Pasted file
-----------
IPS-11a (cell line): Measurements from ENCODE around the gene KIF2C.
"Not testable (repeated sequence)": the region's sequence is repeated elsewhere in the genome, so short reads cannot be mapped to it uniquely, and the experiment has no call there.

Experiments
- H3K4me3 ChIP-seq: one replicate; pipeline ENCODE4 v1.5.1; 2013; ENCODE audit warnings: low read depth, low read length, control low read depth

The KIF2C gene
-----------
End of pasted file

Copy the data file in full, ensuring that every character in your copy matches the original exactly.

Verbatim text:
IPS-11a (cell line): Measurements from ENCODE around the gene KIF2C.
"Not testable (repeated sequence)": the region's sequence is repeated elsewhere in the genome, so short reads cannot be mapped to it uniquely, and the experiment has no call there.

Experiments
- H3K4me3 ChIP-seq: one replicate; pipeline ENCODE4 v1.5.1; 2013; ENCODE audit warnings: low read depth, low read length, control low read depth

The KIF2C gene